Overlanding Rig - Panda

Camera System

As I began to go on more offroading trips (occasionally without a copilot to spot me), I imagined how convenient it would be to have a camera system strategically monitoring locations of the vehicle that might encounter obstacles. Finding a plug-and-play camera activation system (Anytime Backup Camera) that allowed me to toggle the backup camera on and off as well as added a second switchable camera input was a catalyst for this project. While many are satisfied with being able to control a front and back camera, I knew I wanted to have several more cameras underneath and to the sides of the vehicle. 

The camera system consists of two major components - the Anytime Backup Camera harnesses and an analog audio/video switcher. The harness plugs into the OEM head unit and has two switchable inputs - one for a backup camera and one for an auxiliary camera. My initial setup plan was to keep my OEM backup camera hooked up to the backup camera input and connect the analog audio/video switcher with 8 inputs to the auxiliary input. However, the addition of a rear-mount spare tire blocked the OEM backup camera and required a new camera to be installed - quite convenient with this system. 

Due to space constraints in the center console, I needed to strip down the video switcher to only the critical components. So began the disassembly and analysis.

 

Once I took the cover off, I saw that there were eight 8-pin switches. The first step was to figure out what pins shorted when the switch was activated. A quick continuity probe with a multimeter showed that each grouped pair of pins was shorted. Teardown of one of the switches confirmed. 

The next step was to figure out which pair of pins was for the video line. I assumed that the four pairs represented audio left and right, video, and a common ground. To check, I put a male-to-male composite video adapter in one video input and the video output. I shorted those together and checked which pins were shorted on an activated switch, as shown below. 

Once I figured out which pins I needed, I began stripping away unnecessary components. I desoldered all the push-button switches since I was planning on using my own switches to toggle the cameras. The enclosure was entirely removed - leaving just the signal inputs/outputs and switch pin vias. I did further reduce the size by cutting away the audio inputs since they were unnecessary for this particular application. 

The 4Runner came with a perfect location for toggle switches - right on the center console. I was planning on installing eight switches - one for the backup camera, one to activate the system for the remaining cameras, and six for any other cameras. The toggle switches I sourced ended up being the perfect size for 8 spanning the opening evenly.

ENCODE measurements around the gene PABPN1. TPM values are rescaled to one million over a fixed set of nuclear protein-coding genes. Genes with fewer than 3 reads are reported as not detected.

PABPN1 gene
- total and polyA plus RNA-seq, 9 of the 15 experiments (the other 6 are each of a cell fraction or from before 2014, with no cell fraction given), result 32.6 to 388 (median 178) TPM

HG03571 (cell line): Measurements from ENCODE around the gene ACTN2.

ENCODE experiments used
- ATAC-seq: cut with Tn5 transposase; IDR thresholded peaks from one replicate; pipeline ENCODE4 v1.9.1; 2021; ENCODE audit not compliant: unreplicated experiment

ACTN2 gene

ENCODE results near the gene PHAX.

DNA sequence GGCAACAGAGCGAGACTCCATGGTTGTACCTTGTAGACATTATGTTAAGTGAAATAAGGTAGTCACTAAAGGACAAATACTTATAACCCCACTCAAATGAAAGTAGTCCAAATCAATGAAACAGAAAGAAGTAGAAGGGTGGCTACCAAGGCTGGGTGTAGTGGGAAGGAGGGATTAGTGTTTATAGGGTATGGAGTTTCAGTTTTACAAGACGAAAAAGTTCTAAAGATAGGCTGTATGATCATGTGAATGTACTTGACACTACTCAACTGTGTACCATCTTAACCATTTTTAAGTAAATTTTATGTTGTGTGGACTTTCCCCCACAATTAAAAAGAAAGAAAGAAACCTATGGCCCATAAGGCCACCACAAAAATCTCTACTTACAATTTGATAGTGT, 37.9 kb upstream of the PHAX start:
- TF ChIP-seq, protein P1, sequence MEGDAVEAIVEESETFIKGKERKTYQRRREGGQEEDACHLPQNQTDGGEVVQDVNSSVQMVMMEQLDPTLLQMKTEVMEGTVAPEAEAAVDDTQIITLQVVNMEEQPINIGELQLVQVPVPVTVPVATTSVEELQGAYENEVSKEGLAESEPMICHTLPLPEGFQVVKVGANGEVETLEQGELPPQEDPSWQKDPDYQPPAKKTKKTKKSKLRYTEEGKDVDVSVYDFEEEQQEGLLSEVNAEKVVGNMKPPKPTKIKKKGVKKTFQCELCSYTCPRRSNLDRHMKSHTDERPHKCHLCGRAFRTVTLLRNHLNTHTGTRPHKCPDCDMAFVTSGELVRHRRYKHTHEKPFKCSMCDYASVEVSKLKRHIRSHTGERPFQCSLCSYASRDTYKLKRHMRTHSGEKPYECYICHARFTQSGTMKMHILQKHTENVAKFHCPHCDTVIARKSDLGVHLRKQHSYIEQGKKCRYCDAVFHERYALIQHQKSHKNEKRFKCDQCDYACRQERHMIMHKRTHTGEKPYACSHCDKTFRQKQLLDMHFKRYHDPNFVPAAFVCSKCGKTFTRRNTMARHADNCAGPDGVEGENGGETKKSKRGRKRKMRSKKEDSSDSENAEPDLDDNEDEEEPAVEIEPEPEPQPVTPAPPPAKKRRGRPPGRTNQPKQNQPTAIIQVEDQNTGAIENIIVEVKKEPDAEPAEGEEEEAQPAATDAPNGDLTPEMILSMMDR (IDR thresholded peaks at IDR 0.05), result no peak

Quickly trimmed away some excess plastic on the center console cover that was blocking the bottom of the tray in which the switches needed to be installed.

Made a template to drill the eight holes for the switches. Each switch is panel-mount style - 1/2" threaded neck that mounts to the plastic with a thin nut. 

Switches mounted! I was surprised at how well it all integrated into the OEM panels.

Wired the switches to the analog video switcher PCB. The first iteration was clumsy and lacked any service loop. I quickly switched over to a lengthy cable with a 16 pin automotive connector for easy maintenance access. 

The final iteration of the wiring was optimized so all common lines were consolidated to a single wire (an obvious optimization but my previous iterations lacked the planning to do this).

The wiring of all cameras continued. Power was distributed via two busbars. One of the more interesting tasks was wiring the switches to turn on the backup camera and turn on the rest of the camera system. The peculiar thing about the camera system is that the auxiliary camera needs the backup camera switch to be on. In order to simplify the controls, both switches were connected together with a diode to prevent backfeed. 

The wiring of all cameras continued. Power was distributed via two busbars. One of the more interesting tasks was wiring the switches to turn on the backup camera and turn on the rest of the camera system. The peculiar thing about the camera system is that the auxiliary camera needs the backup camera switch to be on. In order to simplify the controls, both switches were connected together with a diode to prevent backfeed. 

All the cameras that are currently installed. There are three cameras underneath - bottom-center facing forward, bottom-center facing back, and bottom-rear facing forward. One camera is installed underneath the rear spare tire (used as a backup camera). Finally, we have a front-facing camera on the grille. 

Cycling through the cameras! Everything is cleanly integrated into the OEM head unit.

Here are a few other examples of the camera system in action. Hover over the image to play the video!

After a mishap with vehicle recovery where I backed into my rescuer due to obstruction of the rear window, I decided I needed a better rear view mirror. I sourced an LCD rearview mirror replacement that had a constant camera feed to replace my regular mirror. I fabricated a mount for the spare tire swing arm so I could position the camera between the spokes, and ideal location behind my rear window. 

Final camera mount position for the rearview mirror. It's solid!

The camera mounted in the rear spare tire outputs to the LCD display mounted to the original rearview mirror. Given that the rear window is now blocked by the spare tire and rear seat headrests, this is a necessary upgrade to be able to see what's behind the car.